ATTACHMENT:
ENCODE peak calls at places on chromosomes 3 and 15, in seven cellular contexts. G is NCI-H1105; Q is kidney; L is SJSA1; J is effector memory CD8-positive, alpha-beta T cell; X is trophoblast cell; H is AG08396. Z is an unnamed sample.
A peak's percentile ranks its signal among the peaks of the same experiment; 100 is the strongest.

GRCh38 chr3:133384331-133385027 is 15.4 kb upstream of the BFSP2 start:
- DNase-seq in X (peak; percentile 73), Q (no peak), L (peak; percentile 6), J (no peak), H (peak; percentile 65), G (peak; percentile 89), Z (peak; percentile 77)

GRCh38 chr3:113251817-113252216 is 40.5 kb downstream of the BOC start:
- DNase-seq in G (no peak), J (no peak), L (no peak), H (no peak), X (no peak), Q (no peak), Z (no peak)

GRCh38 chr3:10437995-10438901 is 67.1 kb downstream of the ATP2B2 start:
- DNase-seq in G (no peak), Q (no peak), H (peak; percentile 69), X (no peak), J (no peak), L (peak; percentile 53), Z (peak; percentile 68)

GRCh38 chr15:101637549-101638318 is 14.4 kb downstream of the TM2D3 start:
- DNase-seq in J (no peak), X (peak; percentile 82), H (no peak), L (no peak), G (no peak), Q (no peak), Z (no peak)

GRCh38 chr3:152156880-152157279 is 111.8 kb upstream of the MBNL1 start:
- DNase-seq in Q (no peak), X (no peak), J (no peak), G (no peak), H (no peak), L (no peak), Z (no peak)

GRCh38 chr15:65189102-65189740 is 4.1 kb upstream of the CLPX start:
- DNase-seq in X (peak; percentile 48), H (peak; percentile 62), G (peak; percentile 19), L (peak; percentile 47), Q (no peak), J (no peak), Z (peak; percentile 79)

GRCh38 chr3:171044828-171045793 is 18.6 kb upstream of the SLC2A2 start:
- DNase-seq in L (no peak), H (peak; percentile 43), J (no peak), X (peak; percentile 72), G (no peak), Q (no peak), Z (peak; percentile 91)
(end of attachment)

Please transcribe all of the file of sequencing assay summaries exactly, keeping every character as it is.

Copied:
ENCODE peak calls at places on chromosomes 3 and 15, in seven cellular contexts. G is NCI-H1105; Q is kidney; L is SJSA1; J is effector memory CD8-positive, alpha-beta T cell; X is trophoblast cell; H is AG08396. Z is an unnamed sample.
A peak's percentile ranks its signal among the peaks of the same experiment; 100 is the strongest.

GRCh38 chr3:133384331-133385027 is 15.4 kb upstream of the BFSP2 start:
- DNase-seq in X (peak; percentile 73), Q (no peak), L (peak; percentile 6), J (no peak), H (peak; percentile 65), G (peak; percentile 89), Z (peak; percentile 77)

GRCh38 chr3:113251817-113252216 is 40.5 kb downstream of the BOC start:
- DNase-seq in G (no peak), J (no peak), L (no peak), H (no peak), X (no peak), Q (no peak), Z (no peak)

GRCh38 chr3:10437995-10438901 is 67.1 kb downstream of the ATP2B2 start:
- DNase-seq in G (no peak), Q (no peak), H (peak; percentile 69), X (no peak), J (no peak), L (peak; percentile 53), Z (peak; percentile 68)

GRCh38 chr15:101637549-101638318 is 14.4 kb downstream of the TM2D3 start:
- DNase-seq in J (no peak), X (peak; percentile 82), H (no peak), L (no peak), G (no peak), Q (no peak), Z (no peak)

GRCh38 chr3:152156880-152157279 is 111.8 kb upstream of the MBNL1 start:
- DNase-seq in Q (no peak), X (no peak), J (no peak), G (no peak), H (no peak), L (no peak), Z (no peak)

GRCh38 chr15:65189102-65189740 is 4.1 kb upstream of the CLPX start:
- DNase-seq in X (peak; percentile 48), H (peak; percentile 62), G (peak; percentile 19), L (peak; percentile 47), Q (no peak), J (no peak), Z (peak; percentile 79)

GRCh38 chr3:171044828-171045793 is 18.6 kb upstream of the SLC2A2 start:
- DNase-seq in L (no peak), H (peak; percentile 43), J (no peak), X (peak; percentile 72), G (no peak), Q (no peak), Z (peak; percentile 91)